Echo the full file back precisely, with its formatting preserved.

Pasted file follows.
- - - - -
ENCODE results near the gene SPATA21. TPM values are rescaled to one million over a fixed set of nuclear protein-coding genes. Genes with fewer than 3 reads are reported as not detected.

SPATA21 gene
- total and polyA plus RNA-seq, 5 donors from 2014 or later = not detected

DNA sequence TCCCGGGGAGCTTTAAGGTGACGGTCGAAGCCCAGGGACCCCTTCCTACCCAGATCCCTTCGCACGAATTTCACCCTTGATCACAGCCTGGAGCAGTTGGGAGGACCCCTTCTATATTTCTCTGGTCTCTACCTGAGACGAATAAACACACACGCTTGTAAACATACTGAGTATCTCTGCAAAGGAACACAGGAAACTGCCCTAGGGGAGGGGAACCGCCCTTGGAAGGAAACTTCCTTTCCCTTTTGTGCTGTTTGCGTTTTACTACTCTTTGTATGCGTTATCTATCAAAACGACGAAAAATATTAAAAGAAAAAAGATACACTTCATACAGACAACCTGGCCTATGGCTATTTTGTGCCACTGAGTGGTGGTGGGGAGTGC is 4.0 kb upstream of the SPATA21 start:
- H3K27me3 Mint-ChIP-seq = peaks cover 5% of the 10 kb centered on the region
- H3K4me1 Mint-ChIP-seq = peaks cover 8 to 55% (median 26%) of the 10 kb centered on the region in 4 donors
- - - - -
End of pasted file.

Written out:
ENCODE results near the gene SPATA21. TPM values are rescaled to one million over a fixed set of nuclear protein-coding genes. Genes with fewer than 3 reads are reported as not detected.

SPATA21 gene
- total and polyA plus RNA-seq, 5 donors from 2014 or later = not detected

DNA sequence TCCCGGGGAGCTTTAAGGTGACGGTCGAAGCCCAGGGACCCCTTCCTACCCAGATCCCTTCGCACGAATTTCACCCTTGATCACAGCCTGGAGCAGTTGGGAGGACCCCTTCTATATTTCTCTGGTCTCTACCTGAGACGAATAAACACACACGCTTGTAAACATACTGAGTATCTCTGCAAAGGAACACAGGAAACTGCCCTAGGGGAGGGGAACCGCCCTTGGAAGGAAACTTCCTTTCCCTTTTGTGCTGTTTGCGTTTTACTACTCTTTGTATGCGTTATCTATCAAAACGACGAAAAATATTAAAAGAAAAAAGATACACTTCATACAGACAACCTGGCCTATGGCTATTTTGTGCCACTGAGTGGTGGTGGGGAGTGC is 4.0 kb upstream of the SPATA21 start:
- H3K27me3 Mint-ChIP-seq = peaks cover 5% of the 10 kb centered on the region
- H3K4me1 Mint-ChIP-seq = peaks cover 8 to 55% (median 26%) of the 10 kb centered on the region in 4 donors